maersk line container shippingWith an annual revenue of $20 billion to $30 billion, over 25,000 employees worldwide, and widely regarded as the most important component of the global conglomerate AP Moller-Maersk Group, Maersk Line is the largest and most influential container shipping line in the world. How and when did become a container shipping empire? What kind of fleet does Maersk Line operate with? How have they effectively achieved economies of scale and still stay sustainable? It is my intention to address all of these key questions in this article, with a primary focus on the history of the Denmark-based company.

Founded in 1928, Maersk Line was created by A.P. Moller. Once the company was established in 1928, A.P. Moller acquired the Danish company’s first five tankers that same year. He also oversaw the company’s expansion abroad, starting in the United States in 1919, and continuing with the establishment of offices in Japan, the United Kingdom, Thailand, Hong Kong and Indonesia. To enhance the company’s portfolio, Moller established a number of other businesses in the shipbuilding, agriculture and retail sectors and in 1962, he was awarded a concession to explore for and extract raw materials beneath Danish-controlled waters, which was an activity that eventually led to the formation of today’s Maersk Oil. Furthermore, A.P. Moller secured his family’s continued ownership of the company he built when he established the foundations that now control the majority of shares in the Maersk Group. When Moller passed away in 1965, his son Maersk Mc-Kinney Moller assumed chairmanship of the family’s foundations.

Since then, Maersk Line has quickly become the dominant force in the shipping industry, owning a significant percentage of the global market share. As of July 2011, Maersk Line’s container ship fleet comprises more than 600 vessels and a number of containers corresponding to more than 3.8 million TEU. In 2011, Maersk ordered 20 mega-sized container ships from Daewoo, each with a capacity of 18,000 containers. The first of these Triple E Class shipping vessels was delivered in June 2013 and was christened with the name Maersk Mc-Kinney Moller, after the founder of the Maersk Line.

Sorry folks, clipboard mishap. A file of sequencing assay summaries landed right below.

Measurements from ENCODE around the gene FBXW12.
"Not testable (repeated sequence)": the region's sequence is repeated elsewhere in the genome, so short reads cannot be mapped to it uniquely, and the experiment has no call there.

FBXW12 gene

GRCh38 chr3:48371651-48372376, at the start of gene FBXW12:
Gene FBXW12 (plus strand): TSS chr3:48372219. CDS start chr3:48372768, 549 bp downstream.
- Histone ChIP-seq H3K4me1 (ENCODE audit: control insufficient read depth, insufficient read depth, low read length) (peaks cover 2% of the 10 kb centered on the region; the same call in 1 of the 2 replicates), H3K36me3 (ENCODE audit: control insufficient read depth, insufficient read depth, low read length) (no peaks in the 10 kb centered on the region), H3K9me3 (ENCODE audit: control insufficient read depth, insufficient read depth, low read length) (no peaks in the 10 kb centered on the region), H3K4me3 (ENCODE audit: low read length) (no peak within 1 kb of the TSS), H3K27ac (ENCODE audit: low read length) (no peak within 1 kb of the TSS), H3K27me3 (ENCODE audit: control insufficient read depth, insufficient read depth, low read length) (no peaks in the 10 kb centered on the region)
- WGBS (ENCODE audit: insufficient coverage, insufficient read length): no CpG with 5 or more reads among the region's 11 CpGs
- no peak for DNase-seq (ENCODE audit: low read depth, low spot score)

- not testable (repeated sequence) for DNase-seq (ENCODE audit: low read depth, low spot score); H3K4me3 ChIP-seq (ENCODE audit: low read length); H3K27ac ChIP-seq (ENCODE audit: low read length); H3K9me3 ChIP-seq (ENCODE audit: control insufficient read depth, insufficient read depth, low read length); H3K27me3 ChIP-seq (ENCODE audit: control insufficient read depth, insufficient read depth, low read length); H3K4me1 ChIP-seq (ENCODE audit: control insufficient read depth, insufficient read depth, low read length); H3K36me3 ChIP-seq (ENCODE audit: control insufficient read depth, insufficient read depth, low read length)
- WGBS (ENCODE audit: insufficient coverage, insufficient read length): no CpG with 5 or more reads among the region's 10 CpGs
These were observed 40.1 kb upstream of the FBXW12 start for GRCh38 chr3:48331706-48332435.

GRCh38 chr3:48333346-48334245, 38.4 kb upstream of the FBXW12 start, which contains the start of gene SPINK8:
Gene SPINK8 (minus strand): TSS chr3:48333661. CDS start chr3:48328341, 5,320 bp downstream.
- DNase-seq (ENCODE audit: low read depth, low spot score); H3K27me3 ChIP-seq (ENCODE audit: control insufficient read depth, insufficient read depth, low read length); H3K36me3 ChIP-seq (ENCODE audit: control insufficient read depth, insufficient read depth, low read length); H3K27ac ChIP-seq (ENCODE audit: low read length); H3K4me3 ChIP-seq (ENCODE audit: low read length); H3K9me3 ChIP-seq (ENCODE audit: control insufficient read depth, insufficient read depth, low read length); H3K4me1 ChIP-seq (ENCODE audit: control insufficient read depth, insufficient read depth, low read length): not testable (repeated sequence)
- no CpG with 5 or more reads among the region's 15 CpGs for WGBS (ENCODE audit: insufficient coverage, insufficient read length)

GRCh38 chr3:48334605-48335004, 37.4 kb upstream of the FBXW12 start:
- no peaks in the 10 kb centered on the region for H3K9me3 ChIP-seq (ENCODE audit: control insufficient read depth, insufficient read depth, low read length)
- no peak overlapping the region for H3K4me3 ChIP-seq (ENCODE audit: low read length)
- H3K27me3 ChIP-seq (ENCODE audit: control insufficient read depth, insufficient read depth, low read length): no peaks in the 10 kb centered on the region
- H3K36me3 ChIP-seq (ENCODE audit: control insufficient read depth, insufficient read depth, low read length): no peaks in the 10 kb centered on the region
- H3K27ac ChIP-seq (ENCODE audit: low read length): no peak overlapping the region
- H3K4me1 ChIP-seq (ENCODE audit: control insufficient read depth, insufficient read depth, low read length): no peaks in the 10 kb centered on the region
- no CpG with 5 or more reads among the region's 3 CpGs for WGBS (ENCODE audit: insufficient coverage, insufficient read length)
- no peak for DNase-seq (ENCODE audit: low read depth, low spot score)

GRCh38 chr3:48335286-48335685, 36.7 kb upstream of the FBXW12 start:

The economies of scale offered by Maersk Line’s 18,000 TEU vessels are so significant that few can ignore them. If the Triple E’s consume 164 tonnes of fuel a day, the estimated IFO bunker cost of the Maersk Mc-Kinney Moller (18,270 TEU) would already be 35 percent lower than a typical 13,100 TEU vessel on a per TEU carried basis, which equates to $218 per TEU versus $333 per TEU. Apart from the fact that the ships are bigger, their hulls are reported to be designed around an average ship speed of only 23 knots, compared to over 24 knots for the first 13,000 TEU vessels, enabling them to glide through the water much more efficiently, thereby reducing operating costs and increasing profits for the largest company in the global shipping industry.